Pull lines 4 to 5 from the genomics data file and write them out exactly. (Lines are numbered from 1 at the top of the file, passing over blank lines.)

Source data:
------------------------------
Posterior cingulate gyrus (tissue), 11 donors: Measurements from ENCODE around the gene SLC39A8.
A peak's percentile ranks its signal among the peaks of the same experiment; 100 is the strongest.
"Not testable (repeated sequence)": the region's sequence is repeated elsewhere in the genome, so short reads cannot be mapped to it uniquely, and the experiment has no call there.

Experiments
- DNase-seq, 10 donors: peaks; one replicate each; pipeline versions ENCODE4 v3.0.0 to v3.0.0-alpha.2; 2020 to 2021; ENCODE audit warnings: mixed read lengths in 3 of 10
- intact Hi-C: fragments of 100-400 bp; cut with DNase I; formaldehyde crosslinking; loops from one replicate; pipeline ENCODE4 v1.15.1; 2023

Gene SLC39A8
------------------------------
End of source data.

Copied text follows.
Experiments
- DNase-seq, 10 donors: peaks; one replicate each; pipeline versions ENCODE4 v3.0.0 to v3.0.0-alpha.2; 2020 to 2021; ENCODE audit warnings: mixed read lengths in 3 of 10